What’s the connection between gossip and skin disease?

    It seems like a strange question, but that link has been firmly established in Jewish tradition, in the commentaries accompanying this week’s parsha. Parshat Metzora opens with the laws of purification for someone afflicted with a scaly eruption on the skin called tzaraat – usually translated as, ‘leprosy.’ But actually, this is an imperfect translation. There are several differences between tzaraat and what we would call leprosy, but the most important is that although tzaraat manifests as a physical disease, it is treated as a spiritual problem. So while it is not contagious in the way that leprosy is, it does cause a ritual impurity that requires a period of isolation from the community. And it is priests, not doctors, who attend to the afflicted, suggesting that the remedy, too, is to be a spiritual one.

    Because tzaraat is presented in this metaphysical framework, the commentators have generally assumed that it is a punishment from God, a consequence of some sin that the sufferer had committed. The Talmud (Arachin 16a) lists seven possible transgressions that could cause tzaraat – including murder, deceit, incest, arrogance, theft, and envy – but the sin that heads the list and becomes most strongly associated with tzaraat is lashon hara, or “evil speech,” a category that includes gossip, slander, and defamation – all of which are prohibited by Jewish law.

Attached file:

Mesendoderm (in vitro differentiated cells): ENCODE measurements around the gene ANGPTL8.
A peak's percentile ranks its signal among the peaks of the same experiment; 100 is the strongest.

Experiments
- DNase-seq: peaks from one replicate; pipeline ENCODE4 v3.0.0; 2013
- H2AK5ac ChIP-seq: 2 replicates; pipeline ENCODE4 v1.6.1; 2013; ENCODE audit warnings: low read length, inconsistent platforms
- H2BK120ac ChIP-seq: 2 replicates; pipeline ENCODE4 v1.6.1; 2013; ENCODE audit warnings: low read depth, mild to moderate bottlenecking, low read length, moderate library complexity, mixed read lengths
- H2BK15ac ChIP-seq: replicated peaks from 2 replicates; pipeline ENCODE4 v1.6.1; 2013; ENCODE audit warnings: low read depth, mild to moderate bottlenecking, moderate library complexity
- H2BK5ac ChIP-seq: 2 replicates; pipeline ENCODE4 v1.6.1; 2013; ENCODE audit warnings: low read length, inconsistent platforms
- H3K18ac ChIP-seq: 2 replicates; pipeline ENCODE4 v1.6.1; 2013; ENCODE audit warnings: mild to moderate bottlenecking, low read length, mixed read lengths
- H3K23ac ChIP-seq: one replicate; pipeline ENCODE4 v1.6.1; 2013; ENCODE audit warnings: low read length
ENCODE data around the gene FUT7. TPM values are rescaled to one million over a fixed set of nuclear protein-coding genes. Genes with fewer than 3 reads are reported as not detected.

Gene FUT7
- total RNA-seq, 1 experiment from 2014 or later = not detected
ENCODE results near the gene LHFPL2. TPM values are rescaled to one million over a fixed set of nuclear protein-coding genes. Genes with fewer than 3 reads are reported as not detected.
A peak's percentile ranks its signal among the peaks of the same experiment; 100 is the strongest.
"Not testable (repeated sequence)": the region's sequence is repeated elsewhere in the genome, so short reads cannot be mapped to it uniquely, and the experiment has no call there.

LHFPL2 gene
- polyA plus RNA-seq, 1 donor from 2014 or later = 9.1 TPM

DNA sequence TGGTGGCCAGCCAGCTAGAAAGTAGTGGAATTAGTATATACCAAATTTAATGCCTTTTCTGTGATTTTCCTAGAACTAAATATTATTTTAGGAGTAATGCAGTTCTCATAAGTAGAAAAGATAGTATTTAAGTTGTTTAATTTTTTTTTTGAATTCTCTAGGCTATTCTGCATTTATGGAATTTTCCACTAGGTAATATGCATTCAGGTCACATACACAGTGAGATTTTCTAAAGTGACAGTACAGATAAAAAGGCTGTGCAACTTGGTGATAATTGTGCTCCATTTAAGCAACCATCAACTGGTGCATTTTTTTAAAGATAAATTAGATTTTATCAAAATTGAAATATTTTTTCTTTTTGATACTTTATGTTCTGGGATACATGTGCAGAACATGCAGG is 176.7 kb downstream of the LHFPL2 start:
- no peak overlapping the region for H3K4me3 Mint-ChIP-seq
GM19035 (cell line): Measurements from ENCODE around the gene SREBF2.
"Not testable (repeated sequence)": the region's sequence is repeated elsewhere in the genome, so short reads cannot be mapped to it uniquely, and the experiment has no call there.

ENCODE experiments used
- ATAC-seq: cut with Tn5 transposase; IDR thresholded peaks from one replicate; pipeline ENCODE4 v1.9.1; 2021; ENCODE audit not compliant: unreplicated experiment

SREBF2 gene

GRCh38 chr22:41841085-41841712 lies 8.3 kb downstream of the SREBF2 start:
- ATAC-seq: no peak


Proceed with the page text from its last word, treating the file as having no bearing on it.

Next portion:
So how did speech crimes, in particular – more than even murder – come to be the presumptive cause of these skin diseases? What is it about mere talking that could manifest in a sickness of the flesh?

    The first and most straightforward answer to the question is textual – a classic exercise in parshanut, involving some cross-referencing and some creative wordplay.

    We begin by searching for other mentions of tzaraat in the Torah. And indeed, after these laws are presented in Leviticus, there is one further instance of an actual character in the Torah plagued with this ailment. It takes place in Chapter 12 of the book of Numbers. The scene there begins with Miriam and Aaron saying nasty things about their brother Moses’ wife:

    When they were in Hatzerot, Miriam and Aaron spoke against Moses because of the Cushite woman he had married. (Num. 12:1)

    It’s not clear exactly why they were upset, but it had something to do with Moses’ marriage. To criticize his leadership or his decisions – that we might have expected along this tense desert journey; but to go after his wife – a personal attack – this was a particularly low blow. So God hears them and, outraged, God calls them to the Tent of Meeting and takes them to task for attacking his most trusted servant. And then we read that:

    As the cloud withdrew from the Tent, there was Miriam stricken with the snow-white scales of tzaraat. When Aaron turned toward Miriam, he saw that she was stricken with tzaraat, and he said to Moses, “O my lord, do not hold over us the sin we committed in our foolishness!” (Num. 12:10-11)